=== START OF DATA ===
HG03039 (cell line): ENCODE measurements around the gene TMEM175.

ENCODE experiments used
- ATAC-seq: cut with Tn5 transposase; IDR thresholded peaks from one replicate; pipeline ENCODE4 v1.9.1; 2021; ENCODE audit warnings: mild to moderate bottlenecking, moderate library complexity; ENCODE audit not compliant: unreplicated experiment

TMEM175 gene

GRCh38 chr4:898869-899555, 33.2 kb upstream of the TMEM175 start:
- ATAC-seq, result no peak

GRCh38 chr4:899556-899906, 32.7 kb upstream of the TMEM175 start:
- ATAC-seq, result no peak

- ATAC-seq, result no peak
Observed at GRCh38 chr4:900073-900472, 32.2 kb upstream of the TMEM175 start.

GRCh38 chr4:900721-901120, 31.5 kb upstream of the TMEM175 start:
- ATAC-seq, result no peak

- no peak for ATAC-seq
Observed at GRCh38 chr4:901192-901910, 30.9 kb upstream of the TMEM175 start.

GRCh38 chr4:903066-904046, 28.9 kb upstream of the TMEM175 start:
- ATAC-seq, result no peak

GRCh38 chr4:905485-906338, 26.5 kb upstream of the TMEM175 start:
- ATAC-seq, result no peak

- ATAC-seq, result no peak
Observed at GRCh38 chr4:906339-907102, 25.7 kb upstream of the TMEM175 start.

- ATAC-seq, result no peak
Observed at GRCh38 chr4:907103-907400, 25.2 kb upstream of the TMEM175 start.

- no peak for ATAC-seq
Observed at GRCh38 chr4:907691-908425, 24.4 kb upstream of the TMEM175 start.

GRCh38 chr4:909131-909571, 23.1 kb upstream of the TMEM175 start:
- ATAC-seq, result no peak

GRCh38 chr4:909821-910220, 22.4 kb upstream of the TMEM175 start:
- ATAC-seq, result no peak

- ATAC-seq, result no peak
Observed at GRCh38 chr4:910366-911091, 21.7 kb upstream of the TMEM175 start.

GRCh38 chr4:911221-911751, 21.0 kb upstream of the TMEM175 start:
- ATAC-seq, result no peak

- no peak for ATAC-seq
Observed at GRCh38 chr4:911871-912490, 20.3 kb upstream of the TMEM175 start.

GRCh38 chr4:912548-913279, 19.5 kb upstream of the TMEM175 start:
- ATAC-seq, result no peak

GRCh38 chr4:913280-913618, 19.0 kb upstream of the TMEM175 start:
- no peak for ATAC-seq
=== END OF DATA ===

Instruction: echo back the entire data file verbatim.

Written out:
HG03039 (cell line): ENCODE measurements around the gene TMEM175.

ENCODE experiments used
- ATAC-seq: cut with Tn5 transposase; IDR thresholded peaks from one replicate; pipeline ENCODE4 v1.9.1; 2021; ENCODE audit warnings: mild to moderate bottlenecking, moderate library complexity; ENCODE audit not compliant: unreplicated experiment

TMEM175 gene

GRCh38 chr4:898869-899555, 33.2 kb upstream of the TMEM175 start:
- ATAC-seq, result no peak

GRCh38 chr4:899556-899906, 32.7 kb upstream of the TMEM175 start:
- ATAC-seq, result no peak

- ATAC-seq, result no peak
Observed at GRCh38 chr4:900073-900472, 32.2 kb upstream of the TMEM175 start.

GRCh38 chr4:900721-901120, 31.5 kb upstream of the TMEM175 start:
- ATAC-seq, result no peak

- no peak for ATAC-seq
Observed at GRCh38 chr4:901192-901910, 30.9 kb upstream of the TMEM175 start.

GRCh38 chr4:903066-904046, 28.9 kb upstream of the TMEM175 start:
- ATAC-seq, result no peak

GRCh38 chr4:905485-906338, 26.5 kb upstream of the TMEM175 start:
- ATAC-seq, result no peak

- ATAC-seq, result no peak
Observed at GRCh38 chr4:906339-907102, 25.7 kb upstream of the TMEM175 start.

- ATAC-seq, result no peak
Observed at GRCh38 chr4:907103-907400, 25.2 kb upstream of the TMEM175 start.

- no peak for ATAC-seq
Observed at GRCh38 chr4:907691-908425, 24.4 kb upstream of the TMEM175 start.

GRCh38 chr4:909131-909571, 23.1 kb upstream of the TMEM175 start:
- ATAC-seq, result no peak

GRCh38 chr4:909821-910220, 22.4 kb upstream of the TMEM175 start:
- ATAC-seq, result no peak

- ATAC-seq, result no peak
Observed at GRCh38 chr4:910366-911091, 21.7 kb upstream of the TMEM175 start.

GRCh38 chr4:911221-911751, 21.0 kb upstream of the TMEM175 start:
- ATAC-seq, result no peak

- no peak for ATAC-seq
Observed at GRCh38 chr4:911871-912490, 20.3 kb upstream of the TMEM175 start.

GRCh38 chr4:912548-913279, 19.5 kb upstream of the TMEM175 start:
- ATAC-seq, result no peak

GRCh38 chr4:913280-913618, 19.0 kb upstream of the TMEM175 start:
- no peak for ATAC-seq